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Measuring depression: comparison and integration of three scales in the GENDEP study

Published online by Cambridge University Press:  09 October 2007


R. Uher
Affiliation:
Medical Research Council (MRC) Social, Genetic and Developmental Psychiatry Research Centre, Institute of Psychiatry, King's College London, UK
A. Farmer
Affiliation:
Medical Research Council (MRC) Social, Genetic and Developmental Psychiatry Research Centre, Institute of Psychiatry, King's College London, UK
W. Maier
Affiliation:
Rheinische Friedrich-Wilhelms-Universität Bonn, Germany
M. Rietschel
Affiliation:
Central Institute of Mental Health, Division of Genetic Epidemiology in Psychiatry, Mannheim, Germany
J. Hauser
Affiliation:
Laboratory of Psychiatric Genetics, Department of Psychiatry, Poznan University of Medical Sciences, Poland
A. Marusic
Affiliation:
Institute of Public Health, Ljubljana, Slovenia
O. Mors
Affiliation:
Aarhus University Hospital, Risskov, Denmark
A. Elkin
Affiliation:
Medical Research Council (MRC) Social, Genetic and Developmental Psychiatry Research Centre, Institute of Psychiatry, King's College London, UK
R. J. Williamson
Affiliation:
Medical Research Council (MRC) Social, Genetic and Developmental Psychiatry Research Centre, Institute of Psychiatry, King's College London, UK
C. Schmael
Affiliation:
Central Institute of Mental Health, Division of Genetic Epidemiology in Psychiatry, Mannheim, Germany
N. Henigsberg
Affiliation:
Croatian Institute for Brain Research, Medical School, University of Zagreb, Croatia
J. Perez
Affiliation:
Biological Psychiatry Unit and Dual Diagnosis Ward IRCCS, Centro San Giovanni di Dio, FBF, Brescia, Italy
J. Mendlewicz
Affiliation:
Free University of Brussels, Department of Psychiatry, Belgium
J. G. E. Janzing
Affiliation:
Department of Psychiatry, Nijmegen, The Netherlands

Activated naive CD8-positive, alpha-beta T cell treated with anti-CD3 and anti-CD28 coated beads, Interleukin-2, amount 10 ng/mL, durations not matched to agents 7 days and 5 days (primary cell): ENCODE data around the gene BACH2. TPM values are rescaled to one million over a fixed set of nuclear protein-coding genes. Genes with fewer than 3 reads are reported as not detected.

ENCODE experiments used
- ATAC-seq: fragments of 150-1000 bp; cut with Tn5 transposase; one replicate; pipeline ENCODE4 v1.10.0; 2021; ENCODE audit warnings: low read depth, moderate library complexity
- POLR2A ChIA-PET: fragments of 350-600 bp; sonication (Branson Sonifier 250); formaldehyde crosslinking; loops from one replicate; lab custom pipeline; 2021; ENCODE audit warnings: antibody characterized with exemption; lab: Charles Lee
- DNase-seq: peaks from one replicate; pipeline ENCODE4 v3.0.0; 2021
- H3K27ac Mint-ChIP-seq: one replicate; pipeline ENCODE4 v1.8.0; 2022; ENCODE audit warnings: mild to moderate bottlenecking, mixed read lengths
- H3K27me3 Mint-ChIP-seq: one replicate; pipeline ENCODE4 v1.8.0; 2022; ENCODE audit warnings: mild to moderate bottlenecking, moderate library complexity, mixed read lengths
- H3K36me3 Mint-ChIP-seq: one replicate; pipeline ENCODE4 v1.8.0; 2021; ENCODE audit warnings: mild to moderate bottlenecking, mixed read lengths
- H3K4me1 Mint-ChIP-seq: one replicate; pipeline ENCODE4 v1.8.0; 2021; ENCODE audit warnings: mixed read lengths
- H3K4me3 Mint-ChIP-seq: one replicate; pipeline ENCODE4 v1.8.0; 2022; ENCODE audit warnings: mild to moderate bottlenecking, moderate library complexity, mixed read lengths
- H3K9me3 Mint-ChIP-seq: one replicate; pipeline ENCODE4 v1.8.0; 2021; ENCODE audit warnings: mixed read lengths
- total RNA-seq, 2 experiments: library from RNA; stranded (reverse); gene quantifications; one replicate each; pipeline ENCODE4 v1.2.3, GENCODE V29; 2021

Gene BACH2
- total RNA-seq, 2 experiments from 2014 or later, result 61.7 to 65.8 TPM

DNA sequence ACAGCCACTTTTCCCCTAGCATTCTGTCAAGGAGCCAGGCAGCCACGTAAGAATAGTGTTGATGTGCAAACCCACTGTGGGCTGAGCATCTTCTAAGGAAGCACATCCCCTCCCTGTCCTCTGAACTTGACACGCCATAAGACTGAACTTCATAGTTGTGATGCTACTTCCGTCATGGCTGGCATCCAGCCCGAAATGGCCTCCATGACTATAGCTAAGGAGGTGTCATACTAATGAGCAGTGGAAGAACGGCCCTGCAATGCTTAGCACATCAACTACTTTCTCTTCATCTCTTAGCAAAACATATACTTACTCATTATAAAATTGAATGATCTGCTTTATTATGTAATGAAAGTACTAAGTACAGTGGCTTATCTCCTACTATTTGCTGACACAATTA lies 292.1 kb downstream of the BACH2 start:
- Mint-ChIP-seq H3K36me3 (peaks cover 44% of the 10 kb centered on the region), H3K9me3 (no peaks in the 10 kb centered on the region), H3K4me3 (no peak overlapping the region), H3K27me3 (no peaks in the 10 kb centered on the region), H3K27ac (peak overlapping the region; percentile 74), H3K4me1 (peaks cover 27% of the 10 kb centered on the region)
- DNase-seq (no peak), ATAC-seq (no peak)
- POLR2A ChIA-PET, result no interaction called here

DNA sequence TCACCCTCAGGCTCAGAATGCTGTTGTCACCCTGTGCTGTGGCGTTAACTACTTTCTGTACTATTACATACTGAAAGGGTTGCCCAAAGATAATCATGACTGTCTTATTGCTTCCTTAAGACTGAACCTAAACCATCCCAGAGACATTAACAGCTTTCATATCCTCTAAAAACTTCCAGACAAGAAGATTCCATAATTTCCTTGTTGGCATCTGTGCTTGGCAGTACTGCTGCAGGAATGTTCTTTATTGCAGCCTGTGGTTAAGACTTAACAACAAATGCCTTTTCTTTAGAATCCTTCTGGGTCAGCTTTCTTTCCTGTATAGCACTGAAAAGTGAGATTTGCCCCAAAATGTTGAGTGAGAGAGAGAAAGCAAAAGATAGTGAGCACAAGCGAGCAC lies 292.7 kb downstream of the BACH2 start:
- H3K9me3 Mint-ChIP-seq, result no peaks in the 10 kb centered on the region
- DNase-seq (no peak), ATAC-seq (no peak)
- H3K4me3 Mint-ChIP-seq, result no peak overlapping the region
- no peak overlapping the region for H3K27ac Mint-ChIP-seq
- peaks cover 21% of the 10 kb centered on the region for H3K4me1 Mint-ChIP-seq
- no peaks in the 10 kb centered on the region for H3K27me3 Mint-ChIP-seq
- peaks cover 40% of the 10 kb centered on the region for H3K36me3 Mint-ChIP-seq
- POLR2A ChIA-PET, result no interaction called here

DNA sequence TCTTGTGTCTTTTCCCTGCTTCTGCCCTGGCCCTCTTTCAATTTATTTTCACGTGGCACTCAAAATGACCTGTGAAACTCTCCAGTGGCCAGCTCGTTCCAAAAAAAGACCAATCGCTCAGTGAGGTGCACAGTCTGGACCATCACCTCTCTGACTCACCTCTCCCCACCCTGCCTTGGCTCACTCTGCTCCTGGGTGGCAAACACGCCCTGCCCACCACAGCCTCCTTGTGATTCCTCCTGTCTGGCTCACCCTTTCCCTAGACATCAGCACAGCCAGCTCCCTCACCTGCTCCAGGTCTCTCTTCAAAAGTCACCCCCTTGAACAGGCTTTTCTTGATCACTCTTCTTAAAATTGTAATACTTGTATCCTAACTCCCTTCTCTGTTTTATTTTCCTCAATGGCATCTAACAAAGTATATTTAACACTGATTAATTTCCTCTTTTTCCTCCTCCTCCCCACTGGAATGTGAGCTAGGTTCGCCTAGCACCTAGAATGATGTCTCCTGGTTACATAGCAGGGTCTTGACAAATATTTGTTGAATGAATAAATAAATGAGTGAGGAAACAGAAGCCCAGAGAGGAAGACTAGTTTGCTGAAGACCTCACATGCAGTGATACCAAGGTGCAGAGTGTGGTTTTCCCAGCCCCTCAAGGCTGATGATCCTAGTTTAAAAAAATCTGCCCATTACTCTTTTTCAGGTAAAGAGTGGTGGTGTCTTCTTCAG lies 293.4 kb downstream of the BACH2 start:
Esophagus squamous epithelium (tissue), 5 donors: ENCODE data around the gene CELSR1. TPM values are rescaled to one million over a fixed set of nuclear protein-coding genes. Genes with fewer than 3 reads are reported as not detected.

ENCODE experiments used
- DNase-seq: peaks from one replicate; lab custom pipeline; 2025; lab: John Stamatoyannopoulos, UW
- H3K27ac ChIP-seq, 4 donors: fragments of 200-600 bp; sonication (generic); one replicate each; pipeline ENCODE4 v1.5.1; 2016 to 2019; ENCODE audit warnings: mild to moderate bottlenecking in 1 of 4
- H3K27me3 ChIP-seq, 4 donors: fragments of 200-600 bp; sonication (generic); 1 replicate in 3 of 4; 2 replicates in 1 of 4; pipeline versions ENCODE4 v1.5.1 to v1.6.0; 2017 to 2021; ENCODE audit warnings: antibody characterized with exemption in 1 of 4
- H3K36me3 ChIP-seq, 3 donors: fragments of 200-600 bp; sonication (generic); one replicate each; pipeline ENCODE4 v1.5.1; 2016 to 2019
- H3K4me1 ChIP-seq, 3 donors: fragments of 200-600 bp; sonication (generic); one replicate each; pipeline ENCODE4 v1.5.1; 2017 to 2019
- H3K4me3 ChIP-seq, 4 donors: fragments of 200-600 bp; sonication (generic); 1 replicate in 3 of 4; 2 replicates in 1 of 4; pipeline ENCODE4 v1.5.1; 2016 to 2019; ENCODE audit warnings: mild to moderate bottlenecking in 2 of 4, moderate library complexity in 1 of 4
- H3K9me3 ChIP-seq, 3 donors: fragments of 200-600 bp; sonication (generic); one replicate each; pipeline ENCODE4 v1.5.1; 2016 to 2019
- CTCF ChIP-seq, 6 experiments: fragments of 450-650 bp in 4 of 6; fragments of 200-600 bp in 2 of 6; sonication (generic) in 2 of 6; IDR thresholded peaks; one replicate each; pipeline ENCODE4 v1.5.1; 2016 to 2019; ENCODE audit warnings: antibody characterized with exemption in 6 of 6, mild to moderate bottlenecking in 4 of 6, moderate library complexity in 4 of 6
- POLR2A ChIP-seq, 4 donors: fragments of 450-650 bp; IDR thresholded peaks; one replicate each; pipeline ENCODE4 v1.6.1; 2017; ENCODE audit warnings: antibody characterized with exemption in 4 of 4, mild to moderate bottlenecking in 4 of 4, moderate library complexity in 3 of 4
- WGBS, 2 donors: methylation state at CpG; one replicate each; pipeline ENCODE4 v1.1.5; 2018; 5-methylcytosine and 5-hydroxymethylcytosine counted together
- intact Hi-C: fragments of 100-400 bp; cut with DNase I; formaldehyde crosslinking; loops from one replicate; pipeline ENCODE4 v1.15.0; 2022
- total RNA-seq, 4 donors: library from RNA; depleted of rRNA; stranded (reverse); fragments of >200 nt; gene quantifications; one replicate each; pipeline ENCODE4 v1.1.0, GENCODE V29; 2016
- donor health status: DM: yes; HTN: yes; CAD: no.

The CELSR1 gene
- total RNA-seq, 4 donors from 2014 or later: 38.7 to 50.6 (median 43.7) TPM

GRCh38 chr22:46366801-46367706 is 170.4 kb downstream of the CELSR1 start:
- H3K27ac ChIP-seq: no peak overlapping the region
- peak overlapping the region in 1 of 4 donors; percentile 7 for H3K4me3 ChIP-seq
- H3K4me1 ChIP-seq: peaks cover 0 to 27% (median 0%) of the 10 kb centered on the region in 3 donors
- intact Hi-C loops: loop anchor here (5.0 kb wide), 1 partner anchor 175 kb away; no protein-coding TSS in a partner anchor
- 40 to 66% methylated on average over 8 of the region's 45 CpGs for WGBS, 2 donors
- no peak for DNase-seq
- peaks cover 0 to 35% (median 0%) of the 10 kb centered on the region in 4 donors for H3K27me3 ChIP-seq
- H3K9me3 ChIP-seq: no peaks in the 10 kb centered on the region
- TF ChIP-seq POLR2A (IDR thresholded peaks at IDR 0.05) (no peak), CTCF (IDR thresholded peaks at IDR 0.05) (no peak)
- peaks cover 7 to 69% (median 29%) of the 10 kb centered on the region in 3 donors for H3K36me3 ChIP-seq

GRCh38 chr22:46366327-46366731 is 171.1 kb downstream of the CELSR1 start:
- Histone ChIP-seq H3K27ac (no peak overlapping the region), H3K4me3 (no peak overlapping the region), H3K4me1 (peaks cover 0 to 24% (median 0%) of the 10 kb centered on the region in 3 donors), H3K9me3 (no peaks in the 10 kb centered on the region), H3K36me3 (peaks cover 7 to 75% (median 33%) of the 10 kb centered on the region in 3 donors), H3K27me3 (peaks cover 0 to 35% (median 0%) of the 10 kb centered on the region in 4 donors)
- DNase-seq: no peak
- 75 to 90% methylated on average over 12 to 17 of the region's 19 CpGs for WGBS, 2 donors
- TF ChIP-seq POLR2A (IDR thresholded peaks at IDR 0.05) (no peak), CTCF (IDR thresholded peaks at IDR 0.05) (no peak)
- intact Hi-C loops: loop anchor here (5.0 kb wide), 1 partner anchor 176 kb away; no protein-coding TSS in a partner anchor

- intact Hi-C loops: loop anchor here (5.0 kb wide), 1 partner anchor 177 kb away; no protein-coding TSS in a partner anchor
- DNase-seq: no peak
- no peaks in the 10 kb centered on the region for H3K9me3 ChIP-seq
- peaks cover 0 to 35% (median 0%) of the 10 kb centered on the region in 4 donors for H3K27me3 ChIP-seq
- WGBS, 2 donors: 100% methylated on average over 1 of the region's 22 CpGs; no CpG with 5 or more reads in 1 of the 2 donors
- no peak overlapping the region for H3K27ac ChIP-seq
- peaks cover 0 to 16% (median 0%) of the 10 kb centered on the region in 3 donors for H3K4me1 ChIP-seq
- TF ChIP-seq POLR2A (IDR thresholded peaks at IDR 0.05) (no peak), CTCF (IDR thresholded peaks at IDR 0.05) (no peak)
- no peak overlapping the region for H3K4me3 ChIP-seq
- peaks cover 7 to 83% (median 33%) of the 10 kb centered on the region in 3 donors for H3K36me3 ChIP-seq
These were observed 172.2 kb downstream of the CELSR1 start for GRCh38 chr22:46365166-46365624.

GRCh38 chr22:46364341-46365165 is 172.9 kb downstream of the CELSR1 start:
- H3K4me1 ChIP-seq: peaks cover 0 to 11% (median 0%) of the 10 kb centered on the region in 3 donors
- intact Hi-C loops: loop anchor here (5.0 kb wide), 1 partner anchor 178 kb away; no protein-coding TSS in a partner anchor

A. Zobel
Affiliation:
Rheinische Friedrich-Wilhelms-Universität Bonn, Germany
M. Skibinska
Affiliation:
Laboratory of Psychiatric Genetics, Department of Psychiatry, Poznan University of Medical Sciences, Poland
D. Kozel
Affiliation:
Institute of Public Health, Ljubljana, Slovenia
A. S. Stamp
Affiliation:
Aarhus University Hospital, Risskov, Denmark
M. Bajs
Affiliation:
Croatian Institute for Brain Research, Medical School, University of Zagreb, Croatia
A. Placentino
Affiliation:
Biological Psychiatry Unit and Dual Diagnosis Ward IRCCS, Centro San Giovanni di Dio, FBF, Brescia, Italy
M. Barreto
Affiliation:
Free University of Brussels, Department of Psychiatry, Belgium
P. McGuffin
Affiliation:
Medical Research Council (MRC) Social, Genetic and Developmental Psychiatry Research Centre, Institute of Psychiatry, King's College London, UK
K. J. Aitchison
Affiliation:
Medical Research Council (MRC) Social, Genetic and Developmental Psychiatry Research Centre, Institute of Psychiatry, King's College London, UK Division of Psychological Medicine and Psychiatry, Institute of Psychiatry, King's College London, UK
Corresponding
E-mail address:

Abstract

Background

A number of scales are used to estimate the severity of depression. However, differences between self-report and clinician rating, multi-dimensionality and different weighting of individual symptoms in summed scores may affect the validity of measurement. In this study we examined and integrated the psychometric properties of three commonly used rating scales.

Method

The 17-item Hamilton Depression Rating Scale (HAMD-17), the Montgomery–Asberg Depression Rating Scale (MADRS) and the Beck Depression Inventory (BDI) were administered to 660 adult patients with unipolar depression in a multi-centre pharmacogenetic study. Item response theory (IRT) and factor analysis were used to evaluate their psychometric properties and estimate true depression severity, as well as to group items and derive factor scores.

Results

The MADRS and the BDI provide internally consistent but mutually distinct estimates of depression severity. The HAMD-17 is not internally consistent and contains several items less suitable for out-patients. Factor analyses indicated a dominant depression factor. A model comprising three dimensions, namely ‘observed mood and anxiety’, ‘cognitive’ and ‘neurovegetative’, provided a more detailed description of depression severity.

Conclusions

The MADRS and the BDI can be recommended as complementary measures of depression severity. The three factor scores are proposed for external validation.


Type
Original Articles
Copyright
Copyright © Cambridge University Press 2007

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